However, philosophically speaking at least, the number of states of the equivalent Turing machine gives us a philosophical idea of the complexity of the problem.
Complexity: NP-intermediate as of 2020:
- expected not to be NP-complete because it would imply NP != Co-NP: https://cstheory.stackexchange.com/questions/167/what-are-the-consequences-of-factoring-being-np-complete#comment104849_169
- expected not to be in P because "could we be that dumb that we haven't found a solution after having tried for that long?
This is natural question because both integer factorization and discrete logarithm are the basis for the most popular public-key cryptography systems as of 2020 (RSA and Diffie-Hellman key exchange respectively), and both are NP-intermediate. Why not use something more provenly hard?
- https://cs.stackexchange.com/questions/356/why-hasnt-there-been-an-encryption-algorithm-that-is-based-on-the-known-np-hard "Why hasn't there been an encryption algorithm that is based on the known NP-Hard problems?"
A solution to a computational problem!
More commonly known as a map or dictionary.
Like breadth-first search, this also has the property of visiting parents before any children.
This is the easiest one to do iteratively:
- pop and visit
- push right to stack
- push left to stack
Only makes sense for binary tree because if there are more nodes it is not clear what the top node should go in the middle of.
This is a bit harder than interative pre-order: now we have to check if there is a left or right element or not:
- (START) push current
- if there is left:
- move left
- (ELSE) pop
- if there is right
- move right
- GOTO START
- GOTO ELSE
The control flow can be slightly simplified if we allow NULLs: https://www.geeksforgeeks.org/inorder-tree-traversal-without-recursion/
Has the property of visiting all children before the parent.
This is the hardest one to do iteratively.
- . For , is enough. Otherwise, any will do, the bottom line will always catch up to the top one eventually.
- K does not tend to zero
Strictly speaking, only defined for decision problems: https://cs.stackexchange.com/questions/9664/is-it-necessary-for-np-problems-to-be-decision-problems/128702#128702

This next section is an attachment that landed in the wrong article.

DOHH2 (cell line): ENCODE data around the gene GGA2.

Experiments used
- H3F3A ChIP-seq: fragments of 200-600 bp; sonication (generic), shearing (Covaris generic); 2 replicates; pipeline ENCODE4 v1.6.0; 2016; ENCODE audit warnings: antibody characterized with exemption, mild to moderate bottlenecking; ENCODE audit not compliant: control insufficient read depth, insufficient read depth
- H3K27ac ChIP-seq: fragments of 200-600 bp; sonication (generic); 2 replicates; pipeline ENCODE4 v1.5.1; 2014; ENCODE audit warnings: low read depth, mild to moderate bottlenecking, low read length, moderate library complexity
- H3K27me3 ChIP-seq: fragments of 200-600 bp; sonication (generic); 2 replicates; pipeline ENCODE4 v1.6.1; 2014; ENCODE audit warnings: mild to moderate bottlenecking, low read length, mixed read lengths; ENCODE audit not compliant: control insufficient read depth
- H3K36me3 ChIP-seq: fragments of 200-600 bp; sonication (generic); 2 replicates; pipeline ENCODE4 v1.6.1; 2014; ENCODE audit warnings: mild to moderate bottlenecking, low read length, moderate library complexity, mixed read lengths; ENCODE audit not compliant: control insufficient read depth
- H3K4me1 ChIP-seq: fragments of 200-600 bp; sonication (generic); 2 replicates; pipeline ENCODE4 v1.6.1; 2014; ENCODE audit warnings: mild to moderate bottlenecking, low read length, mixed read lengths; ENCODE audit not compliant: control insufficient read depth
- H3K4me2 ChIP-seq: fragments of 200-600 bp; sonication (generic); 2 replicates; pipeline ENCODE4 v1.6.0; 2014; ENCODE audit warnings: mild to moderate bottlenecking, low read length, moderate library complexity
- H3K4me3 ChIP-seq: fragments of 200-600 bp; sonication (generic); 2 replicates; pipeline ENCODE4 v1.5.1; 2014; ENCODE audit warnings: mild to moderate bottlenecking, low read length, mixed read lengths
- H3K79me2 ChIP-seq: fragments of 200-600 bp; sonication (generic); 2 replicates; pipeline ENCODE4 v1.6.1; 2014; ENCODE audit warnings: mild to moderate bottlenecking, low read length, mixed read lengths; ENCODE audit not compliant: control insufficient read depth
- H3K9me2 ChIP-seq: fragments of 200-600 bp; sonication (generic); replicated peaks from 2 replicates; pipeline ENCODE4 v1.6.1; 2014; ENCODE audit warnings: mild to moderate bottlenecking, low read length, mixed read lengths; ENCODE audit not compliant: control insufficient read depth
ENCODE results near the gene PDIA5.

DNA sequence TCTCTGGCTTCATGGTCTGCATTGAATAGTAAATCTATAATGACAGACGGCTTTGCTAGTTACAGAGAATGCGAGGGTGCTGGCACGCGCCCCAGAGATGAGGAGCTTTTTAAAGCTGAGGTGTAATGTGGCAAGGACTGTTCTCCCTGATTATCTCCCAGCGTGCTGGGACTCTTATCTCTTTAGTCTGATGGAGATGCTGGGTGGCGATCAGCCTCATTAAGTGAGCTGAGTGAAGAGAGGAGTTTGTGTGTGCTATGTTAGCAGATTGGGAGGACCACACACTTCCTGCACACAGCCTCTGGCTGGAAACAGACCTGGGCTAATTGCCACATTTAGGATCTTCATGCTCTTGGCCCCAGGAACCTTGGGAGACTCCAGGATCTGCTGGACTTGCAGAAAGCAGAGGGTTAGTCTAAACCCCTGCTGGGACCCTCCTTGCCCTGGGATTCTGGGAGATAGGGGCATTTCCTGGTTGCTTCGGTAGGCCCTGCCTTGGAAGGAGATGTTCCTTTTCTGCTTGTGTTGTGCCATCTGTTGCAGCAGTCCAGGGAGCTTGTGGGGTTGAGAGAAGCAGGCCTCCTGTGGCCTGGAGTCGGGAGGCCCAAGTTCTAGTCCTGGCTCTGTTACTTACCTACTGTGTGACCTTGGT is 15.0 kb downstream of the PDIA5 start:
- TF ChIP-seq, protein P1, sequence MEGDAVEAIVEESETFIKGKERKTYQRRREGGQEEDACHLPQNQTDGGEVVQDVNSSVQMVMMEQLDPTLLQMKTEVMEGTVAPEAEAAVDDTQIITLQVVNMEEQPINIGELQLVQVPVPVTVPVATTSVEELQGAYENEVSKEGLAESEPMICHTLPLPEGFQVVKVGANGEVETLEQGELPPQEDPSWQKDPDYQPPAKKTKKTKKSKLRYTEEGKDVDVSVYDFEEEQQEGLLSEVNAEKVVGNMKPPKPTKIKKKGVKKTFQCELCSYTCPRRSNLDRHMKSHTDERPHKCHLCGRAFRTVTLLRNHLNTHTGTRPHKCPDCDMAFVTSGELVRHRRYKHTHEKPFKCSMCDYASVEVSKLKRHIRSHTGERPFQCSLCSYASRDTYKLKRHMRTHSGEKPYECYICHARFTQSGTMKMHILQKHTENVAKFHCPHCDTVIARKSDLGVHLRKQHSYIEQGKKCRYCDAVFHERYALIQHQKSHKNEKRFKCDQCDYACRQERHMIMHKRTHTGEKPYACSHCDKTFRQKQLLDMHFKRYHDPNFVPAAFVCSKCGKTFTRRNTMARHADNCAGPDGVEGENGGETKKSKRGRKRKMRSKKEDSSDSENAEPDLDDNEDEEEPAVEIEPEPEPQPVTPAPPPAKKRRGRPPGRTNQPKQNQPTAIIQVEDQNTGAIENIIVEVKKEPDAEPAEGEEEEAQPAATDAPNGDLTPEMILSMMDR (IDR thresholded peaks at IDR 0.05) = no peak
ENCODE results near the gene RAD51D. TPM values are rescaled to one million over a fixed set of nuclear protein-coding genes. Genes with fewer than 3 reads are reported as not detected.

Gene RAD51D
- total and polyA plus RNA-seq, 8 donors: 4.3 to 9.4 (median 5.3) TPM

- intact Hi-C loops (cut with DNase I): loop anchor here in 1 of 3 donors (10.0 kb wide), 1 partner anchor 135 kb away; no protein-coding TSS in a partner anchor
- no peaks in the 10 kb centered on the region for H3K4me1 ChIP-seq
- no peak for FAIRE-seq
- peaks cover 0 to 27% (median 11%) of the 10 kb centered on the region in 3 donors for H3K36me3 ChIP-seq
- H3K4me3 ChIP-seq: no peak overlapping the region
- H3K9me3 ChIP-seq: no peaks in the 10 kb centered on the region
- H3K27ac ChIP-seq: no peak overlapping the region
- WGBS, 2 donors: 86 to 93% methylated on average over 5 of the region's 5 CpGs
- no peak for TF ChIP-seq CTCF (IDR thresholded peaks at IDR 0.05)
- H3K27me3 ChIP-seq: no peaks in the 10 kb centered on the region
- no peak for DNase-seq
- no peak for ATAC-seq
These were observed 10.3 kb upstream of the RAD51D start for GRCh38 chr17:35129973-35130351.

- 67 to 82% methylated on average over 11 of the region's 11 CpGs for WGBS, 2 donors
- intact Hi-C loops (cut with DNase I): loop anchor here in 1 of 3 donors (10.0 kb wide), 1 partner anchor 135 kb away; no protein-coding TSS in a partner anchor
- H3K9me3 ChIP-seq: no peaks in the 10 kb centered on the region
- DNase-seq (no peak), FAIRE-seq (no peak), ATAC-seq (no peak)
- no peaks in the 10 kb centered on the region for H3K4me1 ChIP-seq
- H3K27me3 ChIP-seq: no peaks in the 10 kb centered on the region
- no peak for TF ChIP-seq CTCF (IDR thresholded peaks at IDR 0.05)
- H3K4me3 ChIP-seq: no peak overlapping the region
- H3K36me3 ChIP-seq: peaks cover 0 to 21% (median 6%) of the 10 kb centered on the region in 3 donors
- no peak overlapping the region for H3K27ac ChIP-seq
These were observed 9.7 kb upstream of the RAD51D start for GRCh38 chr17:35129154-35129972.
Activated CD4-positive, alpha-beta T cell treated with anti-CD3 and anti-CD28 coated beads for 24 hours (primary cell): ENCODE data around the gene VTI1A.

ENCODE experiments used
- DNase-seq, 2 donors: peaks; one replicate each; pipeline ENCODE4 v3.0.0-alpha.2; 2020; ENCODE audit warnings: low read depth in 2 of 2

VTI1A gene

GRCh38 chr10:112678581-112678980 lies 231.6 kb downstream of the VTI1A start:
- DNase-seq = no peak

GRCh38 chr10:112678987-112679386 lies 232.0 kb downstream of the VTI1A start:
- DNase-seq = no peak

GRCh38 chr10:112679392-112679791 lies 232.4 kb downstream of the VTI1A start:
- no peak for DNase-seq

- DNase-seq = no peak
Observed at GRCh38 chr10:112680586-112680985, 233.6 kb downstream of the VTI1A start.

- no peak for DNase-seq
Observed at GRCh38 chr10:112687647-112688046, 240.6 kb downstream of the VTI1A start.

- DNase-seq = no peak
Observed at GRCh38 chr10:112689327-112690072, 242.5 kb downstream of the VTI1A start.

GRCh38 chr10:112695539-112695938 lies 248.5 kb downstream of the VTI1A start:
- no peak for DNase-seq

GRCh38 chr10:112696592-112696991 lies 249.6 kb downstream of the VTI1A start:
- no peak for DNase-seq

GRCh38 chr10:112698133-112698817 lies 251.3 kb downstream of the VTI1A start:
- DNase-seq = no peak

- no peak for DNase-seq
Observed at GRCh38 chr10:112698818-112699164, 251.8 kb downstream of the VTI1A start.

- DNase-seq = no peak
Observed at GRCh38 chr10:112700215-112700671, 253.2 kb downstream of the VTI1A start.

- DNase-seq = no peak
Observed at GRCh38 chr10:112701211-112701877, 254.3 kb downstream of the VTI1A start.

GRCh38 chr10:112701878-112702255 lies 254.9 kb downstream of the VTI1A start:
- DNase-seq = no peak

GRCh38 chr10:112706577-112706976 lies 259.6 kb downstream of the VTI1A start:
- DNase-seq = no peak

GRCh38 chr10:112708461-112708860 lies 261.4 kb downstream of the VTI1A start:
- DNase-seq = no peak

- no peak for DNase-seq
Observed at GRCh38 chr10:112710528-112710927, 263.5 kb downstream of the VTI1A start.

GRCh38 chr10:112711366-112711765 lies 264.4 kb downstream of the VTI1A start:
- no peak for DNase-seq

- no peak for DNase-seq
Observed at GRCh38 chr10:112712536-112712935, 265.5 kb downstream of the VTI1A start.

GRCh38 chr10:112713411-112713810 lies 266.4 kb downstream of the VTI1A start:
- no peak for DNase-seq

We all know the answer for this: either false or independent.
A problem such that all NP problems can be reduced in polynomial time to it.
Heck, we know nothing about this class yet related to non quantum classes!
- conjectured not to intersect with NP-complete, because if it were, all NP-complete problems could be solved efficiently on quantum computers, and none has been found so far as of 2020.
- conjectured to be larger than P, but we don't have a single algorithm provenly there:
- it is believed that the NP complete ones can't be solved
- if they were neither NP-complete nor P, it would imply P != NP
- we just don't know if it is even contained inside NP!
- https://math.stackexchange.com/questions/361422/why-isnt-np-conp "Why isn't NP = coNP?"
The exact same problem appears over and over, e.g.:
The function being maximized in a optimization problem.
- hash map which is a O(1) amortized implementation of a map
- creating unbreakable chains of data, e.g. for Git commits or Bitcoin.
- storing passwords on a server in a way that if the password database is stolen, attackers can't reuse them on other websites where the user used the same password: https://security.blogoverflow.com/2013/09/about-secure-password-hashing/